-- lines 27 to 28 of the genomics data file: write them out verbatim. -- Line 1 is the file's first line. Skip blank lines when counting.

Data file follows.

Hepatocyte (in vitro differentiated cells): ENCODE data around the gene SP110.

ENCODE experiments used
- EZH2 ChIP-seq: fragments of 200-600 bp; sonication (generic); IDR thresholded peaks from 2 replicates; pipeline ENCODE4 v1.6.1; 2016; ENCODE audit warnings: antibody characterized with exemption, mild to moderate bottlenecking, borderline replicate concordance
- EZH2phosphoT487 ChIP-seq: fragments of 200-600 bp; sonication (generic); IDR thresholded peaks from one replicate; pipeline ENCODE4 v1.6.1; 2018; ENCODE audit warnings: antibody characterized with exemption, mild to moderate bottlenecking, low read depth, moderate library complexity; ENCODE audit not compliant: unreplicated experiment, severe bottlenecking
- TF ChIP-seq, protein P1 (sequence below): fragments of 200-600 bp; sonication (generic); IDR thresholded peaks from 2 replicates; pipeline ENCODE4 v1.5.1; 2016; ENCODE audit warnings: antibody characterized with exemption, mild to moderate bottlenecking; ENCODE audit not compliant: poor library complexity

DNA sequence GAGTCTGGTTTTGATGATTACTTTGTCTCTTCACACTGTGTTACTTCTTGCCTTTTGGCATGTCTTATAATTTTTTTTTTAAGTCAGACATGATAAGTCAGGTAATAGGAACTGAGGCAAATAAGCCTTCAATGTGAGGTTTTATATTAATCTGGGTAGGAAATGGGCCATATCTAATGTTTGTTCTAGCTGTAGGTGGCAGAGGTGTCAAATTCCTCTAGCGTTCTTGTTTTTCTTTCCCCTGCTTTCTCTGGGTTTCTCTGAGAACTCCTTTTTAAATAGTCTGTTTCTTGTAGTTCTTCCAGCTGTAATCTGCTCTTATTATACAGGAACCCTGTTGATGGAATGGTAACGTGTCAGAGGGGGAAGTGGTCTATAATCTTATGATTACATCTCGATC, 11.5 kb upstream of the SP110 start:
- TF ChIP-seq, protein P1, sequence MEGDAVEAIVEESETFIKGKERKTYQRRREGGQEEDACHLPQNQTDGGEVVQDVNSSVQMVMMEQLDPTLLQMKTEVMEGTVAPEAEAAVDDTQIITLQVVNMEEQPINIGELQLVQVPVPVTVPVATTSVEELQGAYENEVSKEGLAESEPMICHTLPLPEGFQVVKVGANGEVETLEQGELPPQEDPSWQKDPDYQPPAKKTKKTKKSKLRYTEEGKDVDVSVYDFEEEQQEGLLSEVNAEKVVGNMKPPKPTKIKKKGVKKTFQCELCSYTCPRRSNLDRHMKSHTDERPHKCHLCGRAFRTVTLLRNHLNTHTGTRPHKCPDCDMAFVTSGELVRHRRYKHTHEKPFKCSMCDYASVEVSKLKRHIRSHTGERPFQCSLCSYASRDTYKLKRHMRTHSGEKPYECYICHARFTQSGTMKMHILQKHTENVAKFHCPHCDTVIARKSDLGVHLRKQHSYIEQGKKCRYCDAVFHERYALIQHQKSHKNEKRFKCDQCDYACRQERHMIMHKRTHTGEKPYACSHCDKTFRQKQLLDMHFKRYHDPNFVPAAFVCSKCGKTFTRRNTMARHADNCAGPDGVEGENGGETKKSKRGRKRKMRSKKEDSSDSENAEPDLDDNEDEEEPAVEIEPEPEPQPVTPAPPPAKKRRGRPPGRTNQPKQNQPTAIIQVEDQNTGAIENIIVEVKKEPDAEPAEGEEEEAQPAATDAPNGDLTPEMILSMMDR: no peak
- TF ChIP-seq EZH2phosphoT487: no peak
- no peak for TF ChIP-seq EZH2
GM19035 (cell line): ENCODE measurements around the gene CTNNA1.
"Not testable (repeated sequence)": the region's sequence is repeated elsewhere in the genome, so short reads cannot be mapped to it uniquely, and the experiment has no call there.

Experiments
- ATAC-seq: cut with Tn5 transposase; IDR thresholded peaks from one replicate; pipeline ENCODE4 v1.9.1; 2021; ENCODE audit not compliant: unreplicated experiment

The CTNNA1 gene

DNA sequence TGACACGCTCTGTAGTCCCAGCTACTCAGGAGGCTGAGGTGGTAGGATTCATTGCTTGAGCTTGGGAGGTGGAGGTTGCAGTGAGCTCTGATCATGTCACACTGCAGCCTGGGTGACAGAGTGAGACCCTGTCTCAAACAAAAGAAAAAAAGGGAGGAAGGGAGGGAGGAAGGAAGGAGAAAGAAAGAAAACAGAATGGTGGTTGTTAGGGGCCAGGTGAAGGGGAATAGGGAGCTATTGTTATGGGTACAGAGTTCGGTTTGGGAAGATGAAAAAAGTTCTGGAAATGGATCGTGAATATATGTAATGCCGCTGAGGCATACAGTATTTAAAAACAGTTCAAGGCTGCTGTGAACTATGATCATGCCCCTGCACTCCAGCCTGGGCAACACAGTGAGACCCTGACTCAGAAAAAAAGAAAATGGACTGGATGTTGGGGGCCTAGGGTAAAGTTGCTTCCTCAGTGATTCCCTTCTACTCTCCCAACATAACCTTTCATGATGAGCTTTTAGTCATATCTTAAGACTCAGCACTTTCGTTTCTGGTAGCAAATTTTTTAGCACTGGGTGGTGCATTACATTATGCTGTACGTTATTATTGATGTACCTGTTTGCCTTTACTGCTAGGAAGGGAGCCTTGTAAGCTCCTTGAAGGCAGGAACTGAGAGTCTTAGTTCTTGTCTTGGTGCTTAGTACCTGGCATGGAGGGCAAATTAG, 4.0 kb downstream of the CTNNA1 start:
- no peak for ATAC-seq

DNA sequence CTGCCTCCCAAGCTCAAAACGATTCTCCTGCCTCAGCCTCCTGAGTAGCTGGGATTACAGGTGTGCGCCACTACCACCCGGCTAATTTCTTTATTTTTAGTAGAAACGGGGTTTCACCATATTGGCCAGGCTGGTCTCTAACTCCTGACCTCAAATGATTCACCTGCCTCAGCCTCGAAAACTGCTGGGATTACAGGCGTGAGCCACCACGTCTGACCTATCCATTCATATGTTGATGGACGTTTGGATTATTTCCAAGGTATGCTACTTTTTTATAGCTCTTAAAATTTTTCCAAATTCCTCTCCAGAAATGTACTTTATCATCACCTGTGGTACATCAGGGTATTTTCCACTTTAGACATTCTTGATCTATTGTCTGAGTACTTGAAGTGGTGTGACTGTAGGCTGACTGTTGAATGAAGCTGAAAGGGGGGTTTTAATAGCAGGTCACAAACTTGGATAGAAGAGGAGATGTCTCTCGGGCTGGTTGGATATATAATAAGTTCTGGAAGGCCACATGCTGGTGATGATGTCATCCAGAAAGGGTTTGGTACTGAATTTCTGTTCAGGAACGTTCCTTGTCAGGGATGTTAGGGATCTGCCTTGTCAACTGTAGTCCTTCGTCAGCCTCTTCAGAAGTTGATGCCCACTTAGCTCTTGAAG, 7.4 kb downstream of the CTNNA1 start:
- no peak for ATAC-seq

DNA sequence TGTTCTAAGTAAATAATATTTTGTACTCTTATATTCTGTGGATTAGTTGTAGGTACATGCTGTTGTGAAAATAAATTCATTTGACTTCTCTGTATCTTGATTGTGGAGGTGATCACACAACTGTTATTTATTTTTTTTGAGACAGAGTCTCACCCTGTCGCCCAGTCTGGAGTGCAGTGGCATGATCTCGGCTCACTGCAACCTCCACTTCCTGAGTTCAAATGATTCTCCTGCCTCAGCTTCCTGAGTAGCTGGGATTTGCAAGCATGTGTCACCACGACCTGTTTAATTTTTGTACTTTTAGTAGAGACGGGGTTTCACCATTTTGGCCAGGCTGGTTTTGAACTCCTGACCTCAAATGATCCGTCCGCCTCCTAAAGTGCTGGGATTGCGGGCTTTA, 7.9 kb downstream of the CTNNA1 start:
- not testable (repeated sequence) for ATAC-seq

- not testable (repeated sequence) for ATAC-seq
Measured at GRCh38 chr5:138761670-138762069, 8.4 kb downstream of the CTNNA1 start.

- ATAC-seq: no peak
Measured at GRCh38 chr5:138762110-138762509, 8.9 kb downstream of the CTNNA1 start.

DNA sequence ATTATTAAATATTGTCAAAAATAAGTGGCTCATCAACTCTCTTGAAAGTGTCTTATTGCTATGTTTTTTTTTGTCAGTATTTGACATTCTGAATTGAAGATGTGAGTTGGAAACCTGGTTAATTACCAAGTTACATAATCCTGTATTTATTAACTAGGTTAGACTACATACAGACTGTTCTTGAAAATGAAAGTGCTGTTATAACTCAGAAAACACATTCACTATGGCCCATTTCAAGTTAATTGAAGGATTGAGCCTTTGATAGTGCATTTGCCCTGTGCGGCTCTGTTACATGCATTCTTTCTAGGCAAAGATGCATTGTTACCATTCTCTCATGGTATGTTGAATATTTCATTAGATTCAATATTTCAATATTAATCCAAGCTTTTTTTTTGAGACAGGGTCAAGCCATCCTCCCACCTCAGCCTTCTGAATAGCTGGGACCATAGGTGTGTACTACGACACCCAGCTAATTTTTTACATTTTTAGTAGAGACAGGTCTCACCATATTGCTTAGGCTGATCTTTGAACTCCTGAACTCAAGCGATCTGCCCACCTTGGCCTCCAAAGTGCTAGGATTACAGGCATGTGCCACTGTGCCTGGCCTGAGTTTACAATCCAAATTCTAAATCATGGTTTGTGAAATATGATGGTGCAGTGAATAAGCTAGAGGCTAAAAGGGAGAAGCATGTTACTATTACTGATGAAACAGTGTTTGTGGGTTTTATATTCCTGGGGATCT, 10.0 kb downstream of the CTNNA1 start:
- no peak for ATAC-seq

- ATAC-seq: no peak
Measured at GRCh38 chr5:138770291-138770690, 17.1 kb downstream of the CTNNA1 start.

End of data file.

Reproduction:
- ATAC-seq: no peak
Measured at GRCh38 chr5:138770291-138770690, 17.1 kb downstream of the CTNNA1 start.